A post-modernist facing the end of post-modernism. His spiraling line on a Cartesian grid speaks volumes. It's hard for him to imagine a world without him.

Meanwhile back at the ranch...

Bipartisan 'Cryptocurrency Fairness Act' Moves to Congress | Zero Hedge

Quote:
First, it creates a de minimis exemption for cryptocurrency transactions for goods or services.

Today, if you buy a cup of coffee with bitcoins, you’ll have to calculate and report any gains that you experienced and pay tax on any gains. Under the bill, any transaction under $600 would be completely exempt, so you’d neither have to worry about keeping track of gains on all the little purchases you make, nor would you owe taxes on those small gains. This mirrors the same kind of exemption that foreign currency enjoys today and we think it’s a simple and fair way to avoid discouraging the use of cryptocurrency.

Now, there are many other transactions above $600, such as getting in and out of investment positions, on which capital gains tax will be owed. Today, you are responsible for keeping track of and accurately reporting every cent of gain. This is in contrast to your stock broker, who provides you and the IRS with a 1099-B form accounting all your gains and losses. Indeed, in answering Coin Center’s amicus brief opposing the IRS’s unprecedented and overbroad John Doe summons against Coinbase users, the Department of Justice noted that, “If Congress had subjected bitcoin exchanges like Coinbase to similar reporting requirements as those imposed on an online stock broker or a barter exchange, no John Doe summons to Coinbase would likely have been necessary[.]”
[snip]
Whatever the case, the other thing the Cryptocurrency Tax Fairness Act would do is require the Treasury Department to issue guidelines for informational reporting on digital currency transactions for which capital gains is due.

A de minimis exemption that completely excludes all small transactions, as well as clear IRS guidance and informational reporting, would be a lifesaver at tax time for cryptocurrency users.
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Old 12-13-2017, 02:28 AM   #126 (permalink)
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How in the heck are you supposed to enforce a tax on untraceable currency? Why does it talk about transactions of $600 or more when no dollars are being exchanged?

This is one of the reasons I don't see Bitcoin taking off; the government is going to make it illegal since it represents the end of taxation.

I imagine some form of decentralized block-chain ledger e-currency will be the future standard, but not Bitcoin. Transactions will still be tracked for tax purposes.
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Old 12-13-2017, 08:55 AM   #127 (permalink)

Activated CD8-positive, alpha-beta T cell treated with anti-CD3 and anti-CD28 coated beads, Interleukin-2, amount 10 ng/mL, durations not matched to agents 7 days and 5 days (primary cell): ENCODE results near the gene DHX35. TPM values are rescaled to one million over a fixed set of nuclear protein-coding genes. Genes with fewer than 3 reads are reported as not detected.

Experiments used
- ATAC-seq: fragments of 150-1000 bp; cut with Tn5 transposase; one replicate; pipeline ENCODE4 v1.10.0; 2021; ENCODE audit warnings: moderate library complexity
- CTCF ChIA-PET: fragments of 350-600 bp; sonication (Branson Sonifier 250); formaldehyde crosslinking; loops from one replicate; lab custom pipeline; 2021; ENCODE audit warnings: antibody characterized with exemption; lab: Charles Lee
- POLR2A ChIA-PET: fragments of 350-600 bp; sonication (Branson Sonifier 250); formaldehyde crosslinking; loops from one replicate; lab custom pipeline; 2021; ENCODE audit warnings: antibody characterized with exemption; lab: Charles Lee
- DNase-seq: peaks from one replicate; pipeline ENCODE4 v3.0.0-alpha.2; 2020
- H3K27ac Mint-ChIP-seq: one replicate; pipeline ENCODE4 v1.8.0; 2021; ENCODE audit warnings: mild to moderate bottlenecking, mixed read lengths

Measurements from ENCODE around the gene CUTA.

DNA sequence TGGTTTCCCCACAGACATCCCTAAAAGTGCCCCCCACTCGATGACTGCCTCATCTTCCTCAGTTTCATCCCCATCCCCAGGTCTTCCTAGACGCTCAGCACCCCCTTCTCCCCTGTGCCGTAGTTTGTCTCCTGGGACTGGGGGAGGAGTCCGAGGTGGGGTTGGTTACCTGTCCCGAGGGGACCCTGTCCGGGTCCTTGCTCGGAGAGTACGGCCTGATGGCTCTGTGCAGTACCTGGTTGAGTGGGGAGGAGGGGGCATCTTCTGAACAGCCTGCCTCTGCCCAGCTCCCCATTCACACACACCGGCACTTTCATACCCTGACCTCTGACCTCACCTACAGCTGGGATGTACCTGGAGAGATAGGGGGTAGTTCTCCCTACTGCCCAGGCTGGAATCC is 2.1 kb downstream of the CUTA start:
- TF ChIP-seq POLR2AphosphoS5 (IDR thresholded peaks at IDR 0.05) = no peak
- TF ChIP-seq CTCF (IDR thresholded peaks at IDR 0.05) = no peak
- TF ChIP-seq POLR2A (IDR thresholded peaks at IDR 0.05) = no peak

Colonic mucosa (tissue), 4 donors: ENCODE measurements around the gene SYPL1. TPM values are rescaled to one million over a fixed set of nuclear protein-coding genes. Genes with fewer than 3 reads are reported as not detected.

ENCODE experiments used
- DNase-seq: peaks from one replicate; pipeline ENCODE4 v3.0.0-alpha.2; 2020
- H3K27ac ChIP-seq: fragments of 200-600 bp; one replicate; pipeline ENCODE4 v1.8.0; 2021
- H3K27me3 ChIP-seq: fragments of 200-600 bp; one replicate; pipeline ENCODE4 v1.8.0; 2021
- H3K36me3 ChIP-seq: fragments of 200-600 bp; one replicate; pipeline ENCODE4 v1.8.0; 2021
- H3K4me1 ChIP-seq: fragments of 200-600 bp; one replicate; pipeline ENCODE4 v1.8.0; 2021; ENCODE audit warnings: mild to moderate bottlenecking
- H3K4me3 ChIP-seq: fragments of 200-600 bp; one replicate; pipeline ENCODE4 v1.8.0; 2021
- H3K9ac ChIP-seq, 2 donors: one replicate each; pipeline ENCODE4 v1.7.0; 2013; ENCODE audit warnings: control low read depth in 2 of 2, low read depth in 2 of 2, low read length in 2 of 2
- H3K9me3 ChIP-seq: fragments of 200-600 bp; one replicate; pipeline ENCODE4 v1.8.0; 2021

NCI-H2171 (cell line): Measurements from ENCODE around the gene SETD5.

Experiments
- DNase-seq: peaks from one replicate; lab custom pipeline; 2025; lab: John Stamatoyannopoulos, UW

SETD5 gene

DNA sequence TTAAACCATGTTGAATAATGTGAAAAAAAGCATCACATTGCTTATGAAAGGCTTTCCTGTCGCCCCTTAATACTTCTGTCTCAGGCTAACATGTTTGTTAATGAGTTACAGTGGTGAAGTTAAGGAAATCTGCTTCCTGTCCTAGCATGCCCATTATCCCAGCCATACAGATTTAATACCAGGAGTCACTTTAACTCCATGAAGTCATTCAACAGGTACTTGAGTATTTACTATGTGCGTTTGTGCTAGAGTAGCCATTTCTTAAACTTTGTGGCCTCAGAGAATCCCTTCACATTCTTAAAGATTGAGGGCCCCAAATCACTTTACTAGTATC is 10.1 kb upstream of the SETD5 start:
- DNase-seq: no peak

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If the government can't control it or doesn't understand it, they will make it illegal.
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Old 12-13-2017, 09:25 AM   #128 (permalink)
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What if one of their donors sees it as competition?
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Old 12-13-2017, 11:11 AM   #129 (permalink)
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We shall see.

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I imagine some form of decentralized block-chain ledger e-currency will be the future standard, but not Bitcoin. Transactions will still be tracked for tax purposes.
Agreed. I hold no Bitcoin at this time. I like Ethereum. It's following a similar trajectory.

Banks report cash transactions above $10K, do they not? Self-reporting above $600 sounds like ratcheting down to me.

The blockchain (the real value, not the 'coins) is pseudonymous. Good luck using it for your life of crime.
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Old 12-13-2017, 11:19 AM   #130 (permalink)
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I still don't know how I'm living in a world where money is exchanged from one computerized bank account to another with a piece of paper, which is electronically read (checks).

I've never written a check in my life (used cashiers checks and money orders a couple times).

Regarding credit cards, the new chip ones are stupid. They are slower to authenticate, make an error sound when the transaction is successful, and don't provide any more security because anyone can still use the numbers to make online transactions.

The existing magnetic strip cards would be fine if they also employed a PIN for all transactions. I've heard the majority of the transaction cost with a CC is to cover fraud. If you drastically reduce fraud, transaction costs could be very reasonable.